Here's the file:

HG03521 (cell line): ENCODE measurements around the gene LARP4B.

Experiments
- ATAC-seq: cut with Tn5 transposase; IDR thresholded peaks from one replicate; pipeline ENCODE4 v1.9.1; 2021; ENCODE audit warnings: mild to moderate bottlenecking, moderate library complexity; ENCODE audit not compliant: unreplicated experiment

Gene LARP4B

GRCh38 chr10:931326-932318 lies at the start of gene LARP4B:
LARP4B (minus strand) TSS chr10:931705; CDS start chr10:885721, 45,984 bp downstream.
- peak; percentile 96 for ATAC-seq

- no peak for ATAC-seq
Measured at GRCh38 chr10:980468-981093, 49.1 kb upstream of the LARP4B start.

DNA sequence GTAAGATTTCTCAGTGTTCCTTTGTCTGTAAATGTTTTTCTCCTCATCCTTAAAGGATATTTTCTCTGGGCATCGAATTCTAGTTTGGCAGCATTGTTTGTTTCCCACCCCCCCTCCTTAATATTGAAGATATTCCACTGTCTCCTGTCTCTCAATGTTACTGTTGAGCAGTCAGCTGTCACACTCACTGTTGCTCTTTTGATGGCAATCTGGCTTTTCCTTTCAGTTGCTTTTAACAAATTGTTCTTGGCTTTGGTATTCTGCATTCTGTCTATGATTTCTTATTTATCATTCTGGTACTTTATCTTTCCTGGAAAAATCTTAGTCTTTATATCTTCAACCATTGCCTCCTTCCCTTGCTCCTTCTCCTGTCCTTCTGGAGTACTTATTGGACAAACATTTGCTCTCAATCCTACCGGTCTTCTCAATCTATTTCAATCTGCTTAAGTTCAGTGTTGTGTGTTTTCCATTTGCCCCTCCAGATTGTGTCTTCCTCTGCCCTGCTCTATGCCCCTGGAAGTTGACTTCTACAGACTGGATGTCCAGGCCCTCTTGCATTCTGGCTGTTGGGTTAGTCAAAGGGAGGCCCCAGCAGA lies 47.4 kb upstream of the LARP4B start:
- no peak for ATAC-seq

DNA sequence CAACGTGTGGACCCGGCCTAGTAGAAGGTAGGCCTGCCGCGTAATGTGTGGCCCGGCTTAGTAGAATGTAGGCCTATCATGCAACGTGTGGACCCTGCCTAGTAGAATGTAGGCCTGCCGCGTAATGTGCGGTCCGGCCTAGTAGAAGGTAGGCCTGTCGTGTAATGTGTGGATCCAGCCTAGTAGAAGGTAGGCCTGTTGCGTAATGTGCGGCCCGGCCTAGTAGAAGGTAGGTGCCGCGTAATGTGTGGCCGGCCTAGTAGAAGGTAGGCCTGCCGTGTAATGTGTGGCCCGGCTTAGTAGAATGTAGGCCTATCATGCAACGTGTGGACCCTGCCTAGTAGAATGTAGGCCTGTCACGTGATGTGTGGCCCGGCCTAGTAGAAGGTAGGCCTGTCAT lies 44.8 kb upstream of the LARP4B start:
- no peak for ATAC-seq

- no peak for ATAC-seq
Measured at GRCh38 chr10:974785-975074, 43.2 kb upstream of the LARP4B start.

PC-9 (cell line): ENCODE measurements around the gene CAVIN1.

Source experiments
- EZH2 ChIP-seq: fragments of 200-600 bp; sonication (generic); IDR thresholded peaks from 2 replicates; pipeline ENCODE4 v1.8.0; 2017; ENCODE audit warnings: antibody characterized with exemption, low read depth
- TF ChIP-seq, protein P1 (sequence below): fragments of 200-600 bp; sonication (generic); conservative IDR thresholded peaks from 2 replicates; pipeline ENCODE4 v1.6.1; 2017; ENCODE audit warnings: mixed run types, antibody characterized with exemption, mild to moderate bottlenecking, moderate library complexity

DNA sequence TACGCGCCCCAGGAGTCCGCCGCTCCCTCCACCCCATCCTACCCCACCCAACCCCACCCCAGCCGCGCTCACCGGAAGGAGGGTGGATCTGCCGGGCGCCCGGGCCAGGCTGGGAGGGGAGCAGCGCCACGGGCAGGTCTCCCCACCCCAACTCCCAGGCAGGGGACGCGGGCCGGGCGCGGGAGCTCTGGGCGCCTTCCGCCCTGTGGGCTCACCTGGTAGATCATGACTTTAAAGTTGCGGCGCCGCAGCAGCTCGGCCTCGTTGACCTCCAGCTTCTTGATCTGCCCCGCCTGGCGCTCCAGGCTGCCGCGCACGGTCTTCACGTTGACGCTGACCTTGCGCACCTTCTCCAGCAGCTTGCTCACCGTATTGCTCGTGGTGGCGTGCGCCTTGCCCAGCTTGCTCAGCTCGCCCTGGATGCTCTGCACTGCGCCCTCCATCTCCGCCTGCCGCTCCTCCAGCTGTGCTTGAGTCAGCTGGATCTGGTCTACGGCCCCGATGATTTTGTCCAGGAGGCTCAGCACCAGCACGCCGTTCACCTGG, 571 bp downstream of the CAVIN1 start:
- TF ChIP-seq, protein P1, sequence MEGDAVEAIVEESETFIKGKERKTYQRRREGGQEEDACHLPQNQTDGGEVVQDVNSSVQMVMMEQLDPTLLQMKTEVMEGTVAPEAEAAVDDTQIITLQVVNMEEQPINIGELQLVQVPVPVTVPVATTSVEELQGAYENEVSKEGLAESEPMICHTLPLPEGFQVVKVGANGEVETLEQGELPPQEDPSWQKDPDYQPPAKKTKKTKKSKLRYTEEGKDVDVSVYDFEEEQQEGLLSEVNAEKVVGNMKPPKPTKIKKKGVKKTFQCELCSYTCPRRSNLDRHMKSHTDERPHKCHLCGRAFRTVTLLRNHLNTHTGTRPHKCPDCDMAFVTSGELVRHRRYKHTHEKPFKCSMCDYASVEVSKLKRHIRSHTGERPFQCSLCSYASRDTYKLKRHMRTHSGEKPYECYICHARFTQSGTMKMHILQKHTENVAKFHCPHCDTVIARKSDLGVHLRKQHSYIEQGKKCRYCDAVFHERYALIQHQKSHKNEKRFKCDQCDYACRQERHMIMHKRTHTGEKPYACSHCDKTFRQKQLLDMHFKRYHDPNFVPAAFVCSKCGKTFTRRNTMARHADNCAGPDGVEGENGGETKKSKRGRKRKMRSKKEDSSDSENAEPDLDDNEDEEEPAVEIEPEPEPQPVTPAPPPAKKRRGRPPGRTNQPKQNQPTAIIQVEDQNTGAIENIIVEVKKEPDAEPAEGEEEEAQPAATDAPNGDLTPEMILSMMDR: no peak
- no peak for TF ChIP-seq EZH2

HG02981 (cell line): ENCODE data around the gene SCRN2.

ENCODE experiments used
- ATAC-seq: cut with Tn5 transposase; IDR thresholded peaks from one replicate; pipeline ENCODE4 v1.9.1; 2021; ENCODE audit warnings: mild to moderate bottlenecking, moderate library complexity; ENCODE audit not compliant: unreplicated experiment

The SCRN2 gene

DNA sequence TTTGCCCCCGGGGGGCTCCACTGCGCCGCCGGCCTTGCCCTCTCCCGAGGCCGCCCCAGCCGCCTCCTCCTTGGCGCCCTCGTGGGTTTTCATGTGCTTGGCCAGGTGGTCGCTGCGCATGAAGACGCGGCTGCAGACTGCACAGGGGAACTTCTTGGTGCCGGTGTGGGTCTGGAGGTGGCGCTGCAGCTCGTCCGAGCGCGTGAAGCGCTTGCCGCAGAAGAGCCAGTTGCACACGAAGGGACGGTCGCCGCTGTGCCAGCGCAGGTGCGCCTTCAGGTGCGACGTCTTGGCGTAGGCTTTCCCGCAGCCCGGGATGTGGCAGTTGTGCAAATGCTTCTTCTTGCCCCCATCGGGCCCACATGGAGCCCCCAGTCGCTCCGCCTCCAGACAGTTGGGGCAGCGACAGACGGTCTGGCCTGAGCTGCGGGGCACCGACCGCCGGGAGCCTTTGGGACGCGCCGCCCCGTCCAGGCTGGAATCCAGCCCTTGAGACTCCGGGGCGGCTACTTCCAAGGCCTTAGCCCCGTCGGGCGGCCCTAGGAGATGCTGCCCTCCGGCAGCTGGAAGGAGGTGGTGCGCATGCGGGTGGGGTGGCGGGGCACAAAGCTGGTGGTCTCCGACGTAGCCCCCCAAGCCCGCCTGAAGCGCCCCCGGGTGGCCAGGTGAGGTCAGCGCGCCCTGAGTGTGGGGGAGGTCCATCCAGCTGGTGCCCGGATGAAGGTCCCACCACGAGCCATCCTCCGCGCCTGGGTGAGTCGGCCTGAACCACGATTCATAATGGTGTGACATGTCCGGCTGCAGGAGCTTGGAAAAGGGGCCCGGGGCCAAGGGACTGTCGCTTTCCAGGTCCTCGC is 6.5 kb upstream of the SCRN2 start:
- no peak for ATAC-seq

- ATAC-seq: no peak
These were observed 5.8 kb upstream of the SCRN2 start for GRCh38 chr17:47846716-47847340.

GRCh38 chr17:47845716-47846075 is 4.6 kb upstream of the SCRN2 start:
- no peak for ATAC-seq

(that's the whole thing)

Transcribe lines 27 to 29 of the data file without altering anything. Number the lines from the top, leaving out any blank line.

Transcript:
DNA sequence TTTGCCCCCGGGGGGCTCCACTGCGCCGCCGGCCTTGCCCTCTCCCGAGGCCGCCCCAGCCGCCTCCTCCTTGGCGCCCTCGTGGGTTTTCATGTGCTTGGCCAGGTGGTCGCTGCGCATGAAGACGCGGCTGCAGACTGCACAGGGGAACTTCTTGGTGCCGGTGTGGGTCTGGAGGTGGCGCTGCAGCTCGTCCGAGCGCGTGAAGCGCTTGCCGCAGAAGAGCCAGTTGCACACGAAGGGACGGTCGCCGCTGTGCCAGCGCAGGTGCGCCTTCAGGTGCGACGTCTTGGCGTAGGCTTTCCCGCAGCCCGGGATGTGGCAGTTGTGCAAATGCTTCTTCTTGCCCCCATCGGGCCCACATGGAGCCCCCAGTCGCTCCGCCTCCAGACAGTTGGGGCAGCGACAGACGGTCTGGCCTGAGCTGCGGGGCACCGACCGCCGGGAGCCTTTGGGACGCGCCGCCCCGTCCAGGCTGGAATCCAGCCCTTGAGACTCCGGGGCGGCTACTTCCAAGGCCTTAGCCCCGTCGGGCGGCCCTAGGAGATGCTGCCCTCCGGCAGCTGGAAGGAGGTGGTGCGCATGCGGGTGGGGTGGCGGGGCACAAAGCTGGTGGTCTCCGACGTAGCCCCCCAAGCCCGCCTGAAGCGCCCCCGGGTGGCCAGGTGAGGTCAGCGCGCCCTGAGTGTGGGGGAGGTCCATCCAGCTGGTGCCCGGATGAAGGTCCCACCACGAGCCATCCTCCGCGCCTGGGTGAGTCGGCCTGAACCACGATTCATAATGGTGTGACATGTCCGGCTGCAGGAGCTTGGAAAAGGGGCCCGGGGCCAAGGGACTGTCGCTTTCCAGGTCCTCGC is 6.5 kb upstream of the SCRN2 start:
- no peak for ATAC-seq

- ATAC-seq: no peak